Authors: Susan R. Hughes
Tags: #Romance, #Contemporary, #Fiction
WINE & ROSES
Susan R. Hughes
© 2011 Susan R. Hughes. All rights reserved.
Abby sighed in satisfaction, smiling up at the portrait of King George III that she had just hung above the stone fireplace. Resplendent in his coronation robes of gold brocade and ermine, he kept watch over the small dining area, bringing a dash of nineteenth-century royal opulence to her modest establishment. It was the perfect finishing touch.
She turned to glance around the pub, pleased by the result of her efforts to refurbish it with authentic-looking details of antique tables and chairs, aged oak floors and wainscoting, and paintings inspired by the period to adorn the walls. Though she was alone, she could envision the room filled with customers, and imagine the din of cheery voices punctuated by the
of glasses and cutlery.
The anticipation of it filled Abby with an exhilarating sense of pride. Closed by the city due to its dilapidated state a decade before, The Roses Inn looked renewed while capturing the feel of the cozy Georgian-era tavern it had been two centuries before. Local history was important to the residents of Niagara-on-the-Lake, Ontario, as was tourism; Abby felt confident that both locals and visitors would fall in love with the place once it reopened in just over a week.
As she set her hammer on the polished oak bar-top, she heard the heavy entryway door creak on its hinges, and glanced up to see the figure of a man in the doorway. The daylight flooding in behind his head made it difficult to see his face.
He paused to gaze around. “I can’t believe it. The place looks fantastic,”
“Thanks, but we don’t open until the twenty-first,” Abby told him over her shoulder, pleased nonetheless by the compliment.
“I know.” He let the door swing closed, taking a step into the warm light of a wall lantern. “I’m here to see you. I’m Jason Brinleigh. Do you remember me, Abby?”
Recognizing the name, she peered at him more closely, studying the wavy dark hair and features that were as familiar as they were striking.
. As the memory filtered in, she felt her stomach dip. He was about the last person she’d expected to walk through the door.
“Jason, of course.” Suddenly too warm, she nudged her glasses up her nose and offered a genial smile. “How are you?”
“Just fine.” A smile touched his own lips, as though he recalled the evening they met with the same sense of guilty pleasure that she did. After all, she’d been a married woman then, and he’d been engaged. But it had been one of those moments when a spark between two strangers flares despite either party’s good sense or intentions.
Abby could hardly believe it was two years ago that her friends had rented the picturesque courtyard of the Brinleigh Estate Winery for her fortieth birthday party. A mutual friend had introduced her to Jason, the young proprietor, only thirty-one at the time. The moment of their meeting, tucked away in her memory, now flooded her mind with pristine clarity. Offering her hand in greeting, she had found her gaze locked onto a pair of direct, coffee-brown eyes and a broad mouth drawn into a charmingly sensual smile. He was a beautiful man from head to toe, his lean frame and handsome features tugging instantly at her feminine senses.
She well remembered his gaze flickering down her form-hugging red dress, pausing briefly to appreciate her long legs and the swell of her breasts above the peek-a-boo neckline. Abby’s friend Marguerite had persuaded her to wear the dress, much more revealing than her usual style, and with this gorgeous young man seemingly unable to tear his eyes from her, she’d been sure her cheeks glowed as red as the silk fabric. It was a feeling Abby had quite enjoyed. They talked for only an hour or so, the illicitness of whatever flirting had happened between them making it all the more exciting, but that was all it had been—a moment of fantasy and nothing more. Aside from the handshake, they hadn’t even touched one another.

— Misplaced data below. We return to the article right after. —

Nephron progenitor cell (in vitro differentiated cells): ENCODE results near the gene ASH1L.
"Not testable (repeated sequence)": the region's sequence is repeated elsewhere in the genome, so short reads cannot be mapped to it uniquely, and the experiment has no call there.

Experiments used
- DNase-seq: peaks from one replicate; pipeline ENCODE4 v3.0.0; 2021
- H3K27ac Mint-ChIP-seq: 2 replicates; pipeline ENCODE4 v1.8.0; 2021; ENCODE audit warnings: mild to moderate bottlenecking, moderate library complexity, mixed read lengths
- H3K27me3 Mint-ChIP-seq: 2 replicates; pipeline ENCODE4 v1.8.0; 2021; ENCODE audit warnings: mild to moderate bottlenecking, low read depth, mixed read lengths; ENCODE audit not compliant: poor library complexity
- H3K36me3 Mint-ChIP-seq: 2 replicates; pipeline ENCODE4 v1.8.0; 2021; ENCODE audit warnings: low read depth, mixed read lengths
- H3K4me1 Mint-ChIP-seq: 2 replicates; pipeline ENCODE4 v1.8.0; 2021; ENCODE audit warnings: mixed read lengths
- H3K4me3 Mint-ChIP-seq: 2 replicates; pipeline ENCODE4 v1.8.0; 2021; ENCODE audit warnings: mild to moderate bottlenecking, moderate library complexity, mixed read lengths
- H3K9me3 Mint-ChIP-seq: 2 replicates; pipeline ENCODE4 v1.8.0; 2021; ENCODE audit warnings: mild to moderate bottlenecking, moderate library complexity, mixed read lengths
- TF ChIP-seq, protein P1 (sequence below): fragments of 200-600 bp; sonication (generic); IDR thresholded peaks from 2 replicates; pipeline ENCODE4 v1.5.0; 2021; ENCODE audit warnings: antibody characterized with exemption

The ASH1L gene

Jason looked much the same now, but dressed casually in a cotton shirt and trousers rather than a cashmere suit. Abby glanced briefly at her reflection in the mirror behind the bar. She was surprised he’d recognized her; she looked almost frumpy in old jeans and a billowy tank top, her curly auburn hair pulled hastily into a pony tail. Wishing she’d taken a little more care with her appearance that morning, she tucked an errant lock behind her ear as her gaze settled again on Jason.
“What brings you by?”
His smile faded.
“I was sorry to hear about Colin.”
“Thanks. I’m all right,” she added automatically, though he hadn’t asked. It had been over a year since her husband’s death, but people still tended to treat her as though she were made of glass, prone to shatter if not handled gently. Jason’s presence still puzzled her. Had he just heard about Colin’s death? And why would he come here to offer condolences to a woman he barely knew?
“I can see that.” The smile crept back to his face. “I don’t know where you’ve found the time to renovate a historic inn and write a new novel. I picked up a copy the other day. I’m looking forward to reading it.”
“I hope you’ll enjoy it.” Having written seven successful mystery novels over the past two decades, Abby was used to being approached by her readers. She remembered discussing her books briefly with Jason at the party, but hadn’t gotten the sense that he was an avid fan. Surely he wasn’t here for that reason.
“You know,” he added, “when we met at that party I knew of your writing, but I had no idea your husband was Colin Bennett.”
“Had he been there, you would have,” she told him dryly, knowing her late husband would never have tolerated her prolonged conversation with a young man as handsome and successful as Jason. “Did you know him?”
“Not really. But my father did. Did you know my father had been trying to buy this place from Colin for years?”
Abby shook her head. She remembered that Colin and Owen Brinleigh had been acquainted at one time—Owen was a guest at their wedding—but it had been many years since she heard her husband mention the senior vintner’s name.
“Colin refused to sell it to him,” Jason went on, lifting one eyebrow. “Now that the inn is in your hands, I thought I’d take another shot at making an offer.”
“You want to buy this place?” So this was the reason for his visit. Abby felt a twinge of disappointment that he wasn’t there to see her for personal reasons. She shook it off; he must be a married man now, she reminded herself.
Jason simply nodded in reply.
“May I ask why?”